- Focus on CTA text – The actual text in your CTA might be as important as the text on the landing page itself. Never use the generic “Submit” text on your CTA button. Instead, try to emphasize how the visitor will benefit by clicking on it. Something like “Yes! I’d like to save money!” is very tempting.
- Make use of images – Remember, a picture is worth a thousand words. In your case, it might be worth a thousand dollars. Use pictures to promote your product or service and see if they improve your conversion rate.
- Remove navigation elements – Don’t make it easy on people to click away from your site. Instead, make your CTA the only clickable element on the page.
- Use multiple CTAs – There’s no rule that says you have to include only one CTA on your landing page. Sprinkle it throughout the page to make it easier for people to convert.
- Realize that less is more when it comes to design – You might think it’s neat to have a lot of technological bells and whistles on your landing page. But do they help increase your conversions? It’s often the case that a simplistic design will more likely get people to click on that CTA.
- Minimize form fields – People generally don’t want to fill out a lot of info. That’s especially true if they’re on a mobile platform where they have to type with that tiny virtual keyboard. Keep the required input to a minimum.
- Anticipate and address objections – Think about the reasons people might decide not to buy your product. Maybe it’s too expensive or too difficult to figure out how to use. Address those objections in the copy on your landing page.
- Focus on one type of conversion per page – Each landing page should have as its focus one and only one CTA. Avoid advertising multiple products or services on the same page. When people are presented with too many options, the overall conversion rate tends to drop.
- Never force users to sign up to buy – There are still some sites that require visitors to create an account before they make a purchase. If you do that, you’ll limit your conversions.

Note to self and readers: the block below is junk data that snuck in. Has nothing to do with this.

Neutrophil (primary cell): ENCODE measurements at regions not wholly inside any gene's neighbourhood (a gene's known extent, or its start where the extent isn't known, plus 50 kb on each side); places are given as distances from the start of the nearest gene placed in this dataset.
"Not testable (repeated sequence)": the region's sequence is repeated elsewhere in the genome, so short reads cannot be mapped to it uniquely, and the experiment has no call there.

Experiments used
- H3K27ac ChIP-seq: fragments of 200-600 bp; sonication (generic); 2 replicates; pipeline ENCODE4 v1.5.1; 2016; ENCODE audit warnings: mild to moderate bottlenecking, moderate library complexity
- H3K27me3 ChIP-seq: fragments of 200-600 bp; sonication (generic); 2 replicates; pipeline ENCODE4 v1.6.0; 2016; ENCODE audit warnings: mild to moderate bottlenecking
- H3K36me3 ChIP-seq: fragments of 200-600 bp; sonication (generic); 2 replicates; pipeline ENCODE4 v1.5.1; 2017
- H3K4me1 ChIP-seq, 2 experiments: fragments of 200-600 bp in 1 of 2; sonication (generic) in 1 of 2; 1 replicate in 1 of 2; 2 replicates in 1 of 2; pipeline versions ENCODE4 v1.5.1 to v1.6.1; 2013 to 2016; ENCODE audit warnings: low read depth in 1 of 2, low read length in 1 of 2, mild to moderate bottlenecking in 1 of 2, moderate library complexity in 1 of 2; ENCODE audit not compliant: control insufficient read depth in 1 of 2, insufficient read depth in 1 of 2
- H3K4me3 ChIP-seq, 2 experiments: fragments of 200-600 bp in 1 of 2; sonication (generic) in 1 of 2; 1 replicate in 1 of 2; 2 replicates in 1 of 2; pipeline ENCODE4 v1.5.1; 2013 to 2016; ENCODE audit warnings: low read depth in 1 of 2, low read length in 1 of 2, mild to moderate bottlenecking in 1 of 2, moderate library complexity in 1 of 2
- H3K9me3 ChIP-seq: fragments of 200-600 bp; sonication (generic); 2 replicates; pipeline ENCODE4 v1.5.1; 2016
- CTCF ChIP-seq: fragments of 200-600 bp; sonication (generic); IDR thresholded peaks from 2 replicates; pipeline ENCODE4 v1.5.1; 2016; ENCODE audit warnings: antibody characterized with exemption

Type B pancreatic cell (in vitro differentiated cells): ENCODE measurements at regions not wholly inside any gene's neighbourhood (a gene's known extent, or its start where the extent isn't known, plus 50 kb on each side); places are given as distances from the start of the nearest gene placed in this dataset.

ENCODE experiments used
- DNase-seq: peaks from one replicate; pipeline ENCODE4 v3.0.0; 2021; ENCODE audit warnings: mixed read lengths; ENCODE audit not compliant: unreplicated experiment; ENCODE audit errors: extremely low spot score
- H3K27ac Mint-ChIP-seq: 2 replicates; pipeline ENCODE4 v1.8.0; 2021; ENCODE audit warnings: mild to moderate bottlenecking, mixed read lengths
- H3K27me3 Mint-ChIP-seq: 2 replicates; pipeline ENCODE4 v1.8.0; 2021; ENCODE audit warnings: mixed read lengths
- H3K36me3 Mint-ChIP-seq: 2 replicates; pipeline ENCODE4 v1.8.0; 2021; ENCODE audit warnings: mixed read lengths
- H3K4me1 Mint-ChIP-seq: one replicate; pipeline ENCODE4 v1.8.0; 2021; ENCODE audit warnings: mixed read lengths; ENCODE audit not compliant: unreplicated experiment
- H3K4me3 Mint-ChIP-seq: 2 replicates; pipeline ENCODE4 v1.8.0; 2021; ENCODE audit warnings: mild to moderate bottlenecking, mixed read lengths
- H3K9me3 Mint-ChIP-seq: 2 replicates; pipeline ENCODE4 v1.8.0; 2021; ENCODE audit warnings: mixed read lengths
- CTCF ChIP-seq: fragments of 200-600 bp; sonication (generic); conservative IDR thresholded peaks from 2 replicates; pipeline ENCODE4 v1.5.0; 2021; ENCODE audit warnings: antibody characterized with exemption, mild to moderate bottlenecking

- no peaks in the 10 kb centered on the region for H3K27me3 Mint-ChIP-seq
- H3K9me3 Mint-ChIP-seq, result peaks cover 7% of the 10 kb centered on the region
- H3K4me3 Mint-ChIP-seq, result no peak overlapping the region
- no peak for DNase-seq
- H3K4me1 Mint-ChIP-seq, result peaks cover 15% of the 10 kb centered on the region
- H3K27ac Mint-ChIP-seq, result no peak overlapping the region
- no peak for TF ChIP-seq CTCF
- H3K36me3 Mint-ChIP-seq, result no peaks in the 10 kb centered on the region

- Learn from competitors – Take a look at some of the landing pages on competing websites. If they’ve used those landing pages for awhile, that’s a good indication that they’re getting a decent conversion rate. Consider applying some of the elements of those pages to your own site.
- Eliminate risk – Offer people a 100% money-back guarantee. Give them a free trial without entering a credit card number. Convince people that they’re at no risk of losing money if they don’t like what you’re offering.
- Generate scarcity – Give people a reason to act now by generating some scarcity. Let them know that your offer only lasts for another 24 hours. Tell them that there are only a few items left at the current price. Fear of loss is a powerful motivator.
- Use video – There’s a reason why a lot of the landing pages you’ve visited have a video that auto-plays at the top. It works. Consider putting an explainer video on your landing page to improve your conversion rate.
- Accept multiple payment options – Be sure that you take all the major credit cards and PayPal at a minimum. It’s getting to the point now where you should also accept Google Payments and Apple Pay as well.
- Add your picture to the page – People like to know who they’re doing business with. Get a professional photo of your pretty face and put it on your landing page. That will help build trust.
Wrapping It Up
Conversion rate optimization is important to ensure maximum profitability for your business. If you haven’t yet optimized your website for conversions, why not get started today?